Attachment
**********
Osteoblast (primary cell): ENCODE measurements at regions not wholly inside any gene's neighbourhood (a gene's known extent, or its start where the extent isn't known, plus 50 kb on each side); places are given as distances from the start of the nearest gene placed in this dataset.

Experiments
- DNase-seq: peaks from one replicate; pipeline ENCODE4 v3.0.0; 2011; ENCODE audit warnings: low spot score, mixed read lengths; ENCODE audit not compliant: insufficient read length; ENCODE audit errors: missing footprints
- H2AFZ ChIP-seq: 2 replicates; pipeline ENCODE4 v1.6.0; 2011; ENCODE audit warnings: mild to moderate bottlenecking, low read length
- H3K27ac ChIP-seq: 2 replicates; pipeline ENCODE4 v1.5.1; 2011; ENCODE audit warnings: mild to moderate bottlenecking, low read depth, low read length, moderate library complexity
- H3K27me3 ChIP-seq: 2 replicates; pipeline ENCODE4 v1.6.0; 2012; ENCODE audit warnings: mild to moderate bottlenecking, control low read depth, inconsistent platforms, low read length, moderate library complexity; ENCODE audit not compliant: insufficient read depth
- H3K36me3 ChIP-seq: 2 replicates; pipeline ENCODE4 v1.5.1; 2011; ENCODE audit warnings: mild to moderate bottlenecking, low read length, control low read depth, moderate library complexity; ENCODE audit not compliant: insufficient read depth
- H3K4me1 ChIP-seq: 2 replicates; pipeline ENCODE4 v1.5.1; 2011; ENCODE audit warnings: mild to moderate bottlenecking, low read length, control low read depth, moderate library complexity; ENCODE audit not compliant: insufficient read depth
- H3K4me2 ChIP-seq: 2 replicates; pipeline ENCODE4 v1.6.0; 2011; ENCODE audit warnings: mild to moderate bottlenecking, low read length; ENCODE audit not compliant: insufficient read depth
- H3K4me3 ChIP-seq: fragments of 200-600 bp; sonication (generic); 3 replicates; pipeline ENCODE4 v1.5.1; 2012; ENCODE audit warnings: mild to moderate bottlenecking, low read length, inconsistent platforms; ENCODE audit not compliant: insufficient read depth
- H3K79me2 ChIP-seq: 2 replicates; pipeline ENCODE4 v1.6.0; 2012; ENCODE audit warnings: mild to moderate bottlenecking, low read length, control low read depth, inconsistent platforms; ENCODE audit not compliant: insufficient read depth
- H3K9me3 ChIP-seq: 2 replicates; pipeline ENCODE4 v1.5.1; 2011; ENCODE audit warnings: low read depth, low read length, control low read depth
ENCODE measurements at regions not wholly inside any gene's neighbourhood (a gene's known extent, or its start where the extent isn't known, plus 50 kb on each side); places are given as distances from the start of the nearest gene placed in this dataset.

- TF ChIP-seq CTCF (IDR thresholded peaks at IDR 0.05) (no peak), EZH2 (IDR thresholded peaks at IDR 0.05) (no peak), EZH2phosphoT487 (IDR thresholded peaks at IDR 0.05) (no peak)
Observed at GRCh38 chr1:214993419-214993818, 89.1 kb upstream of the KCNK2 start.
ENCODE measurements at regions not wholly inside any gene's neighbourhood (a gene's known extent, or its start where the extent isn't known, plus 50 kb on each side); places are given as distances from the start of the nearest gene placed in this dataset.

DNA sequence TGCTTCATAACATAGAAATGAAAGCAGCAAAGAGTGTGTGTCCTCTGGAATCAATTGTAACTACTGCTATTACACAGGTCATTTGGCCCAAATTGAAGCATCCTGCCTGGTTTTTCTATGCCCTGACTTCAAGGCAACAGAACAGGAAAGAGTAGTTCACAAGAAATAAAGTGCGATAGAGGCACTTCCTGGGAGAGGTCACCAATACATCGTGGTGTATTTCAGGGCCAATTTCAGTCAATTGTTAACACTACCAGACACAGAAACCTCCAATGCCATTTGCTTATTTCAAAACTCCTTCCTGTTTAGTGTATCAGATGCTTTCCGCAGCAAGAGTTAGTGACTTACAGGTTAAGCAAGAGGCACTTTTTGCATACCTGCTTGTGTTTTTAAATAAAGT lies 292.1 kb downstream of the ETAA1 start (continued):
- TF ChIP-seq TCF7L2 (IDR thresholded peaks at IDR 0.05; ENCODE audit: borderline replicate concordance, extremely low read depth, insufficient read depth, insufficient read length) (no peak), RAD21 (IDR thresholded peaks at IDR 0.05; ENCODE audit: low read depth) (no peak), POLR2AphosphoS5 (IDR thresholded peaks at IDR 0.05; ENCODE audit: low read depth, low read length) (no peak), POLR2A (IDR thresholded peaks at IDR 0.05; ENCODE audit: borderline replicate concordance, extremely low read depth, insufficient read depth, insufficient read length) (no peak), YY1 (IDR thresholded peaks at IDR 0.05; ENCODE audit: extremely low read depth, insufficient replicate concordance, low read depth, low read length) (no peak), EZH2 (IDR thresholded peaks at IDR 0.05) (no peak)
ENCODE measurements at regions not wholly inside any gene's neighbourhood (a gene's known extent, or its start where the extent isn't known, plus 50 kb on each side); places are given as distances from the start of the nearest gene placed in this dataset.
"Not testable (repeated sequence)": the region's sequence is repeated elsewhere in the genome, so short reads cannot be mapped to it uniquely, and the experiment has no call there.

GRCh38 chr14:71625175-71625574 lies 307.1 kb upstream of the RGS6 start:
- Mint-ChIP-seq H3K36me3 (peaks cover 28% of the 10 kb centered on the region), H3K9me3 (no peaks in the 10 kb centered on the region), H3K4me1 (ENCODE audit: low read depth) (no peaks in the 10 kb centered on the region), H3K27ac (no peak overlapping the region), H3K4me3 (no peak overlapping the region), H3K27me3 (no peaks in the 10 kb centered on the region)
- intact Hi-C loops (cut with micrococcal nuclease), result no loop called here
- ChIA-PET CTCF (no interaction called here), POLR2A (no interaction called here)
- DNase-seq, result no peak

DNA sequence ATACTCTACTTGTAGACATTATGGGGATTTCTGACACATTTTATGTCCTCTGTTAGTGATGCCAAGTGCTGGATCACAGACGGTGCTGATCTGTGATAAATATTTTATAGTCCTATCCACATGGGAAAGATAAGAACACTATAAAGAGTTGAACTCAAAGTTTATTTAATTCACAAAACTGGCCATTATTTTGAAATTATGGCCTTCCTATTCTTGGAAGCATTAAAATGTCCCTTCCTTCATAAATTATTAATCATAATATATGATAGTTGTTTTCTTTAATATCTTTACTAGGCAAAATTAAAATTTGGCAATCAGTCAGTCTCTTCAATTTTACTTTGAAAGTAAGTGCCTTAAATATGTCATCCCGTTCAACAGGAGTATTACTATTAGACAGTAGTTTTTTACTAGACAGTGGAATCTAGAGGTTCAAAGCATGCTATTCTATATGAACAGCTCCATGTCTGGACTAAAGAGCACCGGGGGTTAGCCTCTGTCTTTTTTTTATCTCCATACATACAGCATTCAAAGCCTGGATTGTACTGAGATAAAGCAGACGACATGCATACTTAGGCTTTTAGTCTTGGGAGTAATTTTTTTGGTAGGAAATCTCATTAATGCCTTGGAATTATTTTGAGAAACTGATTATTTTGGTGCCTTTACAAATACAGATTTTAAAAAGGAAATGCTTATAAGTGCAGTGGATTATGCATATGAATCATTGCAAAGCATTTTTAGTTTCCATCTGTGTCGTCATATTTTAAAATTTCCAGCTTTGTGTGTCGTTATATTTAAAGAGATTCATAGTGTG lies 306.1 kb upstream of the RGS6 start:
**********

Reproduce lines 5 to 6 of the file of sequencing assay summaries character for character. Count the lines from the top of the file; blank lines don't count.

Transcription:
- H3K27ac ChIP-seq: 2 replicates; pipeline ENCODE4 v1.5.1; 2011; ENCODE audit warnings: mild to moderate bottlenecking, low read depth, low read length, moderate library complexity
- H3K27me3 ChIP-seq: 2 replicates; pipeline ENCODE4 v1.6.0; 2012; ENCODE audit warnings: mild to moderate bottlenecking, control low read depth, inconsistent platforms, low read length, moderate library complexity; ENCODE audit not compliant: insufficient read depth